Create constructive feedback loops. Advertise when and how you hear questions and concerns best (e.g., a Monday morning email instead of a pre-worship ambush). State what kind of feedback is off limits, such as your parenting approach or hairstyle. Say how you handle anonymous notes. Setting boundaries allows you to claim – appropriately – your power.

Build support for new initiatives. Before you take any big steps, identify the people who will be most affected and get backing from them, particularly from those with the most clout. In other words, pool your power for positive purposes.

Say what you need. Could you use more time away for rest and renewal and professional development? An increase to a line item in the budget? Introductions to potential community partners? More layperson power for a particular ministry? It’s ok to ask, no matter what the response is. In fact, it’s an opportunity to share your thinking and to give folks a peek into what happens in ministry.

All of these approaches work toward more alignment between responsibility and power.

The church needs you and all your gifts for the long haul. So while the onus isn’t – or at least shouldn’t be – all on you to match expectations and authority, it’s well worth your effort to gain new awareness for yourself, shift others’  understanding, and seek more resources.

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Speaking the truth about power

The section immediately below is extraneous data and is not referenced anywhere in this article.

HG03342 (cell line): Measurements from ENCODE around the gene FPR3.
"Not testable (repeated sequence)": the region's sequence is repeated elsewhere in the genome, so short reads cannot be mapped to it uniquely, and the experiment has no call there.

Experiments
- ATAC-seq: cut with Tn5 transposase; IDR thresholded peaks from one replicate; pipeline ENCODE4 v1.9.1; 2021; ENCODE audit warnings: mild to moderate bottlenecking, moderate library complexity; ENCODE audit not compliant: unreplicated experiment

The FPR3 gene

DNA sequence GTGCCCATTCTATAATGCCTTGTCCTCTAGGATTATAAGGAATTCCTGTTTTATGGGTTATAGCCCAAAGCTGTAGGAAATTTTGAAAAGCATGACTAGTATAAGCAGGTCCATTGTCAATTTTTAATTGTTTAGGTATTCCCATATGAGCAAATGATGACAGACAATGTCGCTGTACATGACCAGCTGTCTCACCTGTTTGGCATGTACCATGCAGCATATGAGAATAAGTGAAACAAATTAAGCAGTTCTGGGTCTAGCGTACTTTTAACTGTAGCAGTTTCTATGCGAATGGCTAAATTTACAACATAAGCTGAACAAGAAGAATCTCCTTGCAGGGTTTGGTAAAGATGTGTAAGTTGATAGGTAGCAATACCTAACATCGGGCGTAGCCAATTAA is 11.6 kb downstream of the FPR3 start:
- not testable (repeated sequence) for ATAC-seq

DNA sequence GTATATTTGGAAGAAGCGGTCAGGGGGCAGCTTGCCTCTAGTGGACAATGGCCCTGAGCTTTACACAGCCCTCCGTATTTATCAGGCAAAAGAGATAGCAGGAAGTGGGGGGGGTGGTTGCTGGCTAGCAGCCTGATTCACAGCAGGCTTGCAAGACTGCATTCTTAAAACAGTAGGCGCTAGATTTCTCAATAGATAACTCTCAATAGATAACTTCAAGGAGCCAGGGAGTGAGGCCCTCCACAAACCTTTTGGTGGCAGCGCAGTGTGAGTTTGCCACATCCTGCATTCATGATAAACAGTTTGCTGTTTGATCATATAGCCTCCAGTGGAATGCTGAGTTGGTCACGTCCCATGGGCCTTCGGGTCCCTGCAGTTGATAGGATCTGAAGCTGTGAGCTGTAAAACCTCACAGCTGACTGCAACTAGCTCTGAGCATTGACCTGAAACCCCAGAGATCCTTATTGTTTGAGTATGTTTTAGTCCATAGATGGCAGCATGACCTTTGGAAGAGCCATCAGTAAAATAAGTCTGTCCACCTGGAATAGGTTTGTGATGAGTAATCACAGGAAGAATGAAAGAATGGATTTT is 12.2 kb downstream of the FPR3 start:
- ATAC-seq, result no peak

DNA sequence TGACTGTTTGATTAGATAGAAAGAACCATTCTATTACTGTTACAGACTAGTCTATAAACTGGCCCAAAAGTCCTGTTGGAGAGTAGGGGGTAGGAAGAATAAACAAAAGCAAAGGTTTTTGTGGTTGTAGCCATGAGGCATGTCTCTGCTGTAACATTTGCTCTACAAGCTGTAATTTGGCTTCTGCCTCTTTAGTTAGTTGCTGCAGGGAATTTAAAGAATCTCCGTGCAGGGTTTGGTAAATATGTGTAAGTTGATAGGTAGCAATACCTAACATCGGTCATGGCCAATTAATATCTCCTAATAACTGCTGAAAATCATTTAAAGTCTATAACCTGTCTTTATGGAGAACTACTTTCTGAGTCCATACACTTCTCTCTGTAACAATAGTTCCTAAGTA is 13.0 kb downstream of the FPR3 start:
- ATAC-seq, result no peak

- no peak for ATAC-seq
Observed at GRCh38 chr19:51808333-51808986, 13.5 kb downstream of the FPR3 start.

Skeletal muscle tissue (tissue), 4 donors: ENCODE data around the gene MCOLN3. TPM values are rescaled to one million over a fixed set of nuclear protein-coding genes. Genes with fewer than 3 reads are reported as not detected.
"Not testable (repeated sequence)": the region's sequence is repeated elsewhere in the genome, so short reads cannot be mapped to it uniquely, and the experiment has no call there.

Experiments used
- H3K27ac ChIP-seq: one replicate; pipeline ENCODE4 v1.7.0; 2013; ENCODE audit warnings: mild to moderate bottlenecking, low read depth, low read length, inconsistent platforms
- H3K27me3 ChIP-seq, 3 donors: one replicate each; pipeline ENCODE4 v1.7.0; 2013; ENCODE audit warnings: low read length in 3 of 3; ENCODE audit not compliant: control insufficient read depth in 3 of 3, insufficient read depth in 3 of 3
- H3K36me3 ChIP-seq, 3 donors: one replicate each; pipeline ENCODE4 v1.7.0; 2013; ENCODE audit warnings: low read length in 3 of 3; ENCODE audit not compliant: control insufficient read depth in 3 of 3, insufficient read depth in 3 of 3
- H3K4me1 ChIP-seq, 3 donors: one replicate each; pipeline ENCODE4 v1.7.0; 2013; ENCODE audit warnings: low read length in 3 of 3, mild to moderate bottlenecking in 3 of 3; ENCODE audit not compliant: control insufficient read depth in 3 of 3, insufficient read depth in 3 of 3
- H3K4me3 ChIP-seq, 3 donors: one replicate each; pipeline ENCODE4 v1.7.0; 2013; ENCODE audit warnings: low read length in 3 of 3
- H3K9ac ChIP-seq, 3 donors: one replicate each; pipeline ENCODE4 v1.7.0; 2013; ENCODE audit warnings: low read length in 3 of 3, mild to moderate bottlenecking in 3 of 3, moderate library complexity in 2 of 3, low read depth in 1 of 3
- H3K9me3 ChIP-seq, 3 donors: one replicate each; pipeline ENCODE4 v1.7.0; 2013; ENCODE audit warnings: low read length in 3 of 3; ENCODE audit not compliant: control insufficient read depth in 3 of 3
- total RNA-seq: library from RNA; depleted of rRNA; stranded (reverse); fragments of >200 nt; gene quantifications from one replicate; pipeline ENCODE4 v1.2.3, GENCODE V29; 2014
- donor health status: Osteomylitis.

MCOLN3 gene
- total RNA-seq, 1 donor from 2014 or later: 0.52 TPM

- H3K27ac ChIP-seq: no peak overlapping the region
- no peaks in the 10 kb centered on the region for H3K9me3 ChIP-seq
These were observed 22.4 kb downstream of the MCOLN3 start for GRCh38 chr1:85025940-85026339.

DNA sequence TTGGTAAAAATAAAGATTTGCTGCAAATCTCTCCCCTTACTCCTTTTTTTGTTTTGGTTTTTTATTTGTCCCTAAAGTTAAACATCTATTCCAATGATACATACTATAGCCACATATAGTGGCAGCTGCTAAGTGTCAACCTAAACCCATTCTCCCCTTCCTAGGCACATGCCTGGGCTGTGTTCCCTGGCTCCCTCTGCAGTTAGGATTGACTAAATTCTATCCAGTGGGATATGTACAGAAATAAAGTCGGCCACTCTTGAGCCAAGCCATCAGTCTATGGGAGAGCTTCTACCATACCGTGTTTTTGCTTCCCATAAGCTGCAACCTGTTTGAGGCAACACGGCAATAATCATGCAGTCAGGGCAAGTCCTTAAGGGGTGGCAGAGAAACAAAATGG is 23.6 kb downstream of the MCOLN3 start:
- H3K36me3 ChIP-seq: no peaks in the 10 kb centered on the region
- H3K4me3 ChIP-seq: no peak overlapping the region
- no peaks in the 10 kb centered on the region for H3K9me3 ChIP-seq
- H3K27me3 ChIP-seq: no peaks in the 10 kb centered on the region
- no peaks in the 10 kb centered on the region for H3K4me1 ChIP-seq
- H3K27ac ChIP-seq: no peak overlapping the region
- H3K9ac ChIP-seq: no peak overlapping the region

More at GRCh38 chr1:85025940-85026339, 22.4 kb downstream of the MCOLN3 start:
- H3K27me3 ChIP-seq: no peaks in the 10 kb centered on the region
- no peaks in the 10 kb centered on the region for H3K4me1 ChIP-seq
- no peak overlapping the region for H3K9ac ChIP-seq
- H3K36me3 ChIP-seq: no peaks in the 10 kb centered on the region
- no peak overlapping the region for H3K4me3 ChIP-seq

You have been working with ministry leaders for months on a new initiative. In the process you and your team have carefully gathered input, communicated decisions out in a variety of ways, and provided pastoral care to people for whom proposed changes to the way things are currently done might spark anger or grief.

When implementation time comes, however, the initiative dies on the vine. Why? Well, you’ve attended to reason and emotion, two key aspects of transformation, but it’s possible you and your team overlooked the most potent one: power. According to UCC minister and seminary dean Sarah Drummond in her book Dynamic Discernment, all three areas must be addressed for lasting organizational change to occur.

That makes sense, doesn’t it? You’ve got to have the investment of influencers for anything new to have a shot at succeeding. But here’s the thing, says Drummond: people with power often deny that they have it: “Oh, as board chair my voice is just one among many.” “I haven’t held any [formal] leadership roles for a long time.” “It’s not my fault that others look to me for my opinions.” That’s because those who acknowledge that they have power for whatever reason (position, wealth, gender, sexual orientation, race, age, length of membership, etc.) might be asked to give up some of that advantage, which even well-meaning people are reluctant to do.

Ministers must have a clear-eyed understanding of power dynamics in order to help their congregations live into hope and inhabit new realities. And they have to be able to help others see the forces at work, own where they have clout so that they can leverage it for healthy purposes, and willingly share some of their authority so that new voices can be heard.

As in many matters, curiosity is key, whether you wonder to yourself, “What is really going on here?” or if you ask others to tell you more about people, roles, and expectations to heighten their awareness as well as your own. This questioning not only illuminates previously hidden systems but also makes it possible to note what Drummond calls “pockets of possibility” where established power and grassroots energy could converge.

Who, then, holds the power in your setting? If you don’t know, how will you find out? And how will you then use that information in wise and compassionate ways to affect changes so that your church can be creative and faithful?